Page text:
Linear Regression for CST to Employee Relations (H4)

A linear regression analysis was conducted to assess whether CSR_total significantly predicted ERT. The 'Enter' variable selection method was chosen for the linear regression model, which includes all the selected predictors.

The results of the linear regression model were not significant, F(1,78)=0.45, p=.505, R²=0.01, indicating CSR total did not explain a significant proportion of variation in ERT. Since the overall model was not significant, the individual predictors were not examined further.

CSR to Employee Relations Mediated by Employee Motivation (H5)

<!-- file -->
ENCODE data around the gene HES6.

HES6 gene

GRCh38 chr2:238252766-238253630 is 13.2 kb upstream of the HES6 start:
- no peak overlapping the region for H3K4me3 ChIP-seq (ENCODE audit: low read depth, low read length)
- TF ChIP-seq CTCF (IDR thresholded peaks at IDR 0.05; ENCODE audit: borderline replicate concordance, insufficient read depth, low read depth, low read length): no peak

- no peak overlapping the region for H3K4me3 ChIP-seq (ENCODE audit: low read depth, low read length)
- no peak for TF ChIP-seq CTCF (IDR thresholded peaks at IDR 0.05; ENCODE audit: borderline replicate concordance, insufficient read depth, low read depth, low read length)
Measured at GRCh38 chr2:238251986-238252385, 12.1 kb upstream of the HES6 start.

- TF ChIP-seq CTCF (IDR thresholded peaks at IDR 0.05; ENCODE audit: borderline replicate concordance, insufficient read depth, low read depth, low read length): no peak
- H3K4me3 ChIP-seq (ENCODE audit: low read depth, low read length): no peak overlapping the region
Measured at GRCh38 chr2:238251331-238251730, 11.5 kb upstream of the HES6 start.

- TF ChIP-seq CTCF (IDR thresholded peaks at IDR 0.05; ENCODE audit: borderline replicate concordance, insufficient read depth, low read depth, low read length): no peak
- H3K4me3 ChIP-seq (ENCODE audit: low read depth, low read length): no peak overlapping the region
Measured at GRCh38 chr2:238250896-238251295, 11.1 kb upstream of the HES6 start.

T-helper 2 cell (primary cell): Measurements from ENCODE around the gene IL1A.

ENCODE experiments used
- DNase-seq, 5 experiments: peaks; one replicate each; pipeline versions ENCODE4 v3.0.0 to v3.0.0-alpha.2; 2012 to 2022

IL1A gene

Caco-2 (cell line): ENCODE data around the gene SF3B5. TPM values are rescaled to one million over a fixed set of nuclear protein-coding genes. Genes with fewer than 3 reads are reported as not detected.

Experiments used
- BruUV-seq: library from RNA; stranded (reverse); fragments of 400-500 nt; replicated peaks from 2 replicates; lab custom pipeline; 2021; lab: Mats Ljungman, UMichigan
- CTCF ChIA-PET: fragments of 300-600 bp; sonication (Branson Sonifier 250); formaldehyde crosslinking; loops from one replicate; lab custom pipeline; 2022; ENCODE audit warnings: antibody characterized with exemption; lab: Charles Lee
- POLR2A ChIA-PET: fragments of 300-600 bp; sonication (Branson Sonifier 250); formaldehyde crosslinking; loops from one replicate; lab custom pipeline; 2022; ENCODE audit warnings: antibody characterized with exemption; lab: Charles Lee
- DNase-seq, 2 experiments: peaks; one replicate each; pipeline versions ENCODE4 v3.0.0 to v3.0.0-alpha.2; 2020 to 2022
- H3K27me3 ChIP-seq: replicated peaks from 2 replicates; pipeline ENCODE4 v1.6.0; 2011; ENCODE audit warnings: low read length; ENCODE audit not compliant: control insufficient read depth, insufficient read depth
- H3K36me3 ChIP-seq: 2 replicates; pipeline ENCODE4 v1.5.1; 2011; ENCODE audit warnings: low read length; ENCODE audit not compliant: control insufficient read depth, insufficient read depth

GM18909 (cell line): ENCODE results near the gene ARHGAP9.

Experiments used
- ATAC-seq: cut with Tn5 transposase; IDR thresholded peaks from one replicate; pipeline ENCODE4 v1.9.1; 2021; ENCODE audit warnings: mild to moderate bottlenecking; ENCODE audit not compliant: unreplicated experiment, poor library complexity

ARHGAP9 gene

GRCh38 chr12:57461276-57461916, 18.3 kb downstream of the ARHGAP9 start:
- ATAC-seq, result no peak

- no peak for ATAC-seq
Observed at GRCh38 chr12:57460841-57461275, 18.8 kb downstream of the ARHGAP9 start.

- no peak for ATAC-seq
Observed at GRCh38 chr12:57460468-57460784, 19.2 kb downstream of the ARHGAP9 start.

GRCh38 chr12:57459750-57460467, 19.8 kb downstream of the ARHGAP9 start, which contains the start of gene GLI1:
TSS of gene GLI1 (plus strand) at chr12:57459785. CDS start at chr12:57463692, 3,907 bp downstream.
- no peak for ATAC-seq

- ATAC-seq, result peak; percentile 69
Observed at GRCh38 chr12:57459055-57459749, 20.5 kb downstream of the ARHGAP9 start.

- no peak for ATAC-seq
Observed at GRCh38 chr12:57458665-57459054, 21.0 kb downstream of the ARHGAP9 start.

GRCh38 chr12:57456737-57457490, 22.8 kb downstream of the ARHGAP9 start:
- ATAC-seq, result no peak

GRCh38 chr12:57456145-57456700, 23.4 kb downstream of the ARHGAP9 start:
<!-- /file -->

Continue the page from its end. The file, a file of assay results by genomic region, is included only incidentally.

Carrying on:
A Baron and Kenny mediation analysis was conducted to assess if EMT mediated the relationship between CSR total and ERT. To determine whether a mediating relationship was supported by the data, three regressions were conducted. For mediation to be supported, four items must be met: 1) the independent variable must be related to the dependent variable, 2) the independent variable must be related to the mediator variable, 3) the mediator must be related to the dependent variable while in the presence of the independent variable, and 4) the independent variable should no longer be a significant predictor of the dependent variable in the presence of the mediator variable (Baron & Kenny 1986). In this analysis, the independent variable was CSR_total, the mediator was EMT and the dependent variable was ERT. The following regressions will be examined based on an alpha of 0.05. First, the regression with CSR_total predicting ERT was conducted. The regression of ERT on CSR_total was not significant, F(2, 78)=0.45, p=.505. The results showed that CSR_total was not a significant predictor of ERT, B=0.12, indicating that the first criterion for mediation was not satisfied. Second, the regression with CSR_total predicting EMT was conducted. The regression of EMT on CSR_total was significant, F(2, 78)=5.71, p=.019. The results showed that CSR_total was a significant predictor of EMT, B=0.35, indicating that the second criterion for mediation was satisfied. Next, the regression with CSR_total and EMT predicting ERT was conducted. The regression of ERT on CSR_total and EMT was significant, F(3, 77)=22.24, p<.001, suggesting that CSR_total and EMT accounted for a significant amount of variance in ERT. The individual predictors were examined further. The results showed that EMT was a significant predictor of ERT when CSR_total was included in the model, B=0.73, indicating that the third criterion for mediation was satisfied. The results showed that CSR_total was not a significant predictor of ERT when EMT was included in the model, B=-0.14, indicating that the fourth criterion for mediation was satisfied. Since item 1 was not met, mediation cannot be supported.